September 24, 2017
Next week, the vote to confirm Betsy DeVos as Secretary of Education will take place. Unlike some of President Trump’s other cabinet nominees, DeVos is anything but a shoo-in. In fact, she is teetering on the brink, just one vote shy of rejection.
Since the nominee’s confirmation hearing in January there’s been a steadily growing drumbeat to reject her, driven in part by a groundswell of parents with children with learning disabilities. They point to her seeming lack of knowledge regarding the IDEA, the federal education law protecting the rights of children with learning and other disabilities.
In addition, DeVos has been taken to task for her support of a company that claims to have a “fix” for ADHD. According to Education Week, the billionaire nominee is an investor in and board member of Neurocore, a company that claims “its neurofeedback technology can fix problems such as attention-deficit hyperactivity disorder and has ‘proven and long-lasting’ positive effects on children with autism.”
Current scientific evidence does not support such claims, according to the clinical guidelines of the American Academy of Pediatrics and three leading researchers consulted by Education Week. “It’s misleading the public to say neurofeedback is effective in treating kids with ADHD and autism,” said Nadine Gaab, an associate professor of pediatrics at the Boston Children’s Hospital and a faculty member at the Harvard Graduate School of Education.
Those with an interest in children with learning differences are not the only ones speaking out against DeVos. An article in The New York Times, notes that DeVos is being opposed by “progressive groups, teachers’ unions and the Democratic Party itself, as well as from grass-roots local parents’ and teachers’ organizations. But as clamorous as these protests have become, Ms. DeVos is also imperiled by a lack of support from constituencies that a Republican nominee might normally count on.”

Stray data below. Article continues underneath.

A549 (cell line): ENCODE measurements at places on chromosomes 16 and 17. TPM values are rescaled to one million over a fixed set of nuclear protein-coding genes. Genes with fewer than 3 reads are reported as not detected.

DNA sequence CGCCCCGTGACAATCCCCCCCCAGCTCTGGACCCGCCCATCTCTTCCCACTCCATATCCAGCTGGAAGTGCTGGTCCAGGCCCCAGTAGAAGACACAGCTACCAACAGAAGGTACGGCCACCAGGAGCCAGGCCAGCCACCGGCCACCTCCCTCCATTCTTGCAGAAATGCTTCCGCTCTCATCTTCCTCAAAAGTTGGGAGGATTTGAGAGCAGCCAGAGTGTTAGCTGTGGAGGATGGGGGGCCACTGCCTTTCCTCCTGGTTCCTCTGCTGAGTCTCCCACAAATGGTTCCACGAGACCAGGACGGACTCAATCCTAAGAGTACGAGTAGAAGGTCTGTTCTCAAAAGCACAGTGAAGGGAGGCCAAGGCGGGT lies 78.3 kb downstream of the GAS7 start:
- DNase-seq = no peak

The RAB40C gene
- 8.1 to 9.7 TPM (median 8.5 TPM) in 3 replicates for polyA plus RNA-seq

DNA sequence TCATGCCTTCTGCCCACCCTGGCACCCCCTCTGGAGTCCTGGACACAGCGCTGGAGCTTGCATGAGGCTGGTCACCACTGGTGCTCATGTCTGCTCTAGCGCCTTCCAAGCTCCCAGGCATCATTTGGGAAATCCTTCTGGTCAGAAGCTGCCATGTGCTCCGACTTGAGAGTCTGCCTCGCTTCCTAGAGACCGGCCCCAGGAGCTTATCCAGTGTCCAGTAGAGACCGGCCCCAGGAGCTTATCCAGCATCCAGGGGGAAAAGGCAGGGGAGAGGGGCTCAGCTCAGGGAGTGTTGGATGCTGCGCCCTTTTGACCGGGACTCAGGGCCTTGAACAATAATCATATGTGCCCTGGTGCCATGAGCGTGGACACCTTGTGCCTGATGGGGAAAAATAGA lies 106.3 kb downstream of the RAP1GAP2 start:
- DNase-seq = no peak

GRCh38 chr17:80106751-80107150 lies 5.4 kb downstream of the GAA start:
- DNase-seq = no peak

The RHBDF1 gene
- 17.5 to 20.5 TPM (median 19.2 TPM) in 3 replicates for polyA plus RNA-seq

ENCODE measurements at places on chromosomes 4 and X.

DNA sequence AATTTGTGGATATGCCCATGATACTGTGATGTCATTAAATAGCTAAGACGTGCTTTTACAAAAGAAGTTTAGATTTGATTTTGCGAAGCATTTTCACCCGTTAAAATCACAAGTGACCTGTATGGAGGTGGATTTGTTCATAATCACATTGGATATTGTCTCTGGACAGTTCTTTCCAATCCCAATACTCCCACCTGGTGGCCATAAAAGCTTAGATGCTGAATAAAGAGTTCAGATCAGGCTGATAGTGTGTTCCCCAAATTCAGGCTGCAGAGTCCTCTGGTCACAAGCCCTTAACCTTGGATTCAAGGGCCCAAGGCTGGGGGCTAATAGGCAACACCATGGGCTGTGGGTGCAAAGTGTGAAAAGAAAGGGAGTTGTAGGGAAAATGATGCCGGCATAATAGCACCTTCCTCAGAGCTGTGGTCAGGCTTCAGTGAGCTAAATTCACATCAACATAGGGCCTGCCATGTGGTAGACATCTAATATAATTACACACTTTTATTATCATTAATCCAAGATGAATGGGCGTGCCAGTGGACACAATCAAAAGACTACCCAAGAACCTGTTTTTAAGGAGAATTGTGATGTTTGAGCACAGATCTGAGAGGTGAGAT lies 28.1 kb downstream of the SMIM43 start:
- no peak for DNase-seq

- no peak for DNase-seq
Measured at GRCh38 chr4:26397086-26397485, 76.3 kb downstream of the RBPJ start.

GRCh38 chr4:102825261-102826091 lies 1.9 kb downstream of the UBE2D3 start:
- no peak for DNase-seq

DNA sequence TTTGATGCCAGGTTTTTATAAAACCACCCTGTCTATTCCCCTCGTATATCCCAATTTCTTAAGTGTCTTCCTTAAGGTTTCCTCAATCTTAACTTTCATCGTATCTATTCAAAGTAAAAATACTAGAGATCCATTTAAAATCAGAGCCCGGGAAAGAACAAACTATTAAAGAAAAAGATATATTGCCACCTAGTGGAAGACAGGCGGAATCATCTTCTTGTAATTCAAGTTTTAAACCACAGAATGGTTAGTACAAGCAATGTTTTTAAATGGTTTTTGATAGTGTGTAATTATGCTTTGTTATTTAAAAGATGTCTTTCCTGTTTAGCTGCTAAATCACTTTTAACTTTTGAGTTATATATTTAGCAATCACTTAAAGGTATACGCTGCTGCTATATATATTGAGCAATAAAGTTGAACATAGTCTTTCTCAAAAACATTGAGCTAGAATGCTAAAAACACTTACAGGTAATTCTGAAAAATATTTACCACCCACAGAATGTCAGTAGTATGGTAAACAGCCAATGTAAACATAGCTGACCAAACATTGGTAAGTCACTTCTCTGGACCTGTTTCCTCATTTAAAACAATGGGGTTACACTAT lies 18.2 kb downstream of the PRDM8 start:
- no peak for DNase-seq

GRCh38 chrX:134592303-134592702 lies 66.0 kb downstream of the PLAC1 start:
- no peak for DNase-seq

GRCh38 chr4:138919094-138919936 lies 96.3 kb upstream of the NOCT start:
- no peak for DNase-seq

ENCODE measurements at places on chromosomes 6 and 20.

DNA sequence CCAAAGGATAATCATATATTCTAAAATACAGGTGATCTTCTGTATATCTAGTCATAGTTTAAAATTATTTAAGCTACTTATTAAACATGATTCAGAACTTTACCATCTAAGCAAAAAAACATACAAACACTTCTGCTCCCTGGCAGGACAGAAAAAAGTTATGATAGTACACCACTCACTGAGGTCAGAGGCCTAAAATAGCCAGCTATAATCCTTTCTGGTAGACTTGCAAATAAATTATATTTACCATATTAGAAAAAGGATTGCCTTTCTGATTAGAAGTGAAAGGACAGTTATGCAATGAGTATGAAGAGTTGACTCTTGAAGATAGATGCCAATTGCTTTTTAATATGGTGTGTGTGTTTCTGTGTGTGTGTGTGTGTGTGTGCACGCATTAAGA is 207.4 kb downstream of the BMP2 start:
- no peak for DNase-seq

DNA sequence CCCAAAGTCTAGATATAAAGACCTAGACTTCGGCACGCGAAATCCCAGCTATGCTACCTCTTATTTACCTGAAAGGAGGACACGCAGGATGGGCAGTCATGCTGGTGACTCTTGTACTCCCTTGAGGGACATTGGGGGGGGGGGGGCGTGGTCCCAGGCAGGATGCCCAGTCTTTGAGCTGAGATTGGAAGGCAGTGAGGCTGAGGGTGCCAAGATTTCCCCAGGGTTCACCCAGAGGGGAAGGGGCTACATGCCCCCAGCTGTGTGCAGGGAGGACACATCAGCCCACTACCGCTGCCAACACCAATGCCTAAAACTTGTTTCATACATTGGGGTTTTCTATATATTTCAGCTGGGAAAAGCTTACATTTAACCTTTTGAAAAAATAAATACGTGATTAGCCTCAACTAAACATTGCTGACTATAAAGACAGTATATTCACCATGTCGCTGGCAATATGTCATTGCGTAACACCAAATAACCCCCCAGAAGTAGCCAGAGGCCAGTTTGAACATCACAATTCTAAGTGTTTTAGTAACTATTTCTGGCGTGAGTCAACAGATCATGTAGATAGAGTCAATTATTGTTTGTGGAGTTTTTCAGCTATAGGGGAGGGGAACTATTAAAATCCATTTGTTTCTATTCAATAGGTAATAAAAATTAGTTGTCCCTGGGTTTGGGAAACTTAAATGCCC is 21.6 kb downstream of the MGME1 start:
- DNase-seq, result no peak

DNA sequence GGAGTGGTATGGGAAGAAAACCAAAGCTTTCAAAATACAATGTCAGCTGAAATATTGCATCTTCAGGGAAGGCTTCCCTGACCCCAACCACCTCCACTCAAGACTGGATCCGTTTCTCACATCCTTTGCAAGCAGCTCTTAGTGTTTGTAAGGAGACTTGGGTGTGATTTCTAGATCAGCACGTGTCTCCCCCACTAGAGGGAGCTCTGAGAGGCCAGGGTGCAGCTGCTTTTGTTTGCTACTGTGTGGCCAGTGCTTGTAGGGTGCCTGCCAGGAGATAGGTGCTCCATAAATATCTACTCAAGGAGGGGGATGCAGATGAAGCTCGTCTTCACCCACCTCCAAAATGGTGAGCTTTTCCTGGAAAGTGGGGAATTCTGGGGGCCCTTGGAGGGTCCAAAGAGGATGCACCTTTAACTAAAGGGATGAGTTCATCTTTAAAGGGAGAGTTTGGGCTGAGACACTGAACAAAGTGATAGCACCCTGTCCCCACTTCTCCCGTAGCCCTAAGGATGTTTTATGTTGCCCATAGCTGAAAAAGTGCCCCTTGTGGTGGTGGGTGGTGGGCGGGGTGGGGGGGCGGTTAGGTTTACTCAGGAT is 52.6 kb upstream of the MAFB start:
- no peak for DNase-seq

As a philanthropist and an advocate, she has fought not only for the expansion of the charter school sector — a bipartisan cause — but also for school vouchers, which can allow students to carry taxpayer dollars to private schools, for-profit schools, religious schools and online schools…Research suggests that traditional public schools and nonprofit charter schools generally outperform for-profit charters and private schools that accept vouchers, and some organizations representing nonprofit charter schools have come out against Ms. DeVos.
Down to the Wire
With Senators Susan Collins (R-Maine) and Lisa Murkowski (R-Alaska) joining all the Senate Democrats in opposition, DeVos is one swing vote away from rejection.
Until the vote actually takes place, you can be sure that Senators will be flooded with emails, phone calls, and texts from concerned voters hoping to influence the outcome of this surprisingly contentious nomination.